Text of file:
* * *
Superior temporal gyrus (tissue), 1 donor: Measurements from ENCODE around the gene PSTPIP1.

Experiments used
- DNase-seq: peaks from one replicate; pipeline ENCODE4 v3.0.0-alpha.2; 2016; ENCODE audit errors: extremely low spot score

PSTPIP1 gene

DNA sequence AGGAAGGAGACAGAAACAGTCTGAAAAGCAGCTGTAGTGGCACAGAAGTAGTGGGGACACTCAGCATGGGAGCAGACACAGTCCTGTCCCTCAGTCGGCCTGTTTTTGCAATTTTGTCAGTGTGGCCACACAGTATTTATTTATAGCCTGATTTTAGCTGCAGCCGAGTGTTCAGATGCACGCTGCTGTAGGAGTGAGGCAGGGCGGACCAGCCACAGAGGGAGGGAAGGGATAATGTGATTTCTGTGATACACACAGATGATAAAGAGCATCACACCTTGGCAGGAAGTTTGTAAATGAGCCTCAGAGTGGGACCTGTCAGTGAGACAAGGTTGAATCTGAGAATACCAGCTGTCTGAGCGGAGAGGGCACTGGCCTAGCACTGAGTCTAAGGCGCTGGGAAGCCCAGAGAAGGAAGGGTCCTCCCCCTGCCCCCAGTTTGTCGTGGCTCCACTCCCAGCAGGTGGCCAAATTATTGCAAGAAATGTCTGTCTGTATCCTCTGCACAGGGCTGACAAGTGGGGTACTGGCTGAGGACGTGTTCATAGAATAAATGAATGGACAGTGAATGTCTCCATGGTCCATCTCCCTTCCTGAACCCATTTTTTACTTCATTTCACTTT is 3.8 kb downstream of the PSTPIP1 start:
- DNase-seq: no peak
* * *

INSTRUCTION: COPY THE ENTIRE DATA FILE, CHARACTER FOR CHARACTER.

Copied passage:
Superior temporal gyrus (tissue), 1 donor: Measurements from ENCODE around the gene PSTPIP1.

Experiments used
- DNase-seq: peaks from one replicate; pipeline ENCODE4 v3.0.0-alpha.2; 2016; ENCODE audit errors: extremely low spot score

PSTPIP1 gene

DNA sequence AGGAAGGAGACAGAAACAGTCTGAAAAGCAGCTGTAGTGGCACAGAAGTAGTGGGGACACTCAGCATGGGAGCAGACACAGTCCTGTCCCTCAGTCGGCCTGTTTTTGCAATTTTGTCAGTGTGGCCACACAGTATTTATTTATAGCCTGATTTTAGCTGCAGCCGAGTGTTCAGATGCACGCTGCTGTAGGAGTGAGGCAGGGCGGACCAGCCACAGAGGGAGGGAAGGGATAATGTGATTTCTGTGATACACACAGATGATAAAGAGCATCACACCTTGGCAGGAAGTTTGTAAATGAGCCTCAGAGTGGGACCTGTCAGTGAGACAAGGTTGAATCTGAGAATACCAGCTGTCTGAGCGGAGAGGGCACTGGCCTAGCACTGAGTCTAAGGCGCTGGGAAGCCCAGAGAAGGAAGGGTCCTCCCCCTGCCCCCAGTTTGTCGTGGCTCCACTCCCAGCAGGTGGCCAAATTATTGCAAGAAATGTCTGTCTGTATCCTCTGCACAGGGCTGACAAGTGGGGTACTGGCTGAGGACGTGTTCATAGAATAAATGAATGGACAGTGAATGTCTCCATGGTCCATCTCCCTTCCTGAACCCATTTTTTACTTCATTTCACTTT is 3.8 kb downstream of the PSTPIP1 start:
- DNase-seq: no peak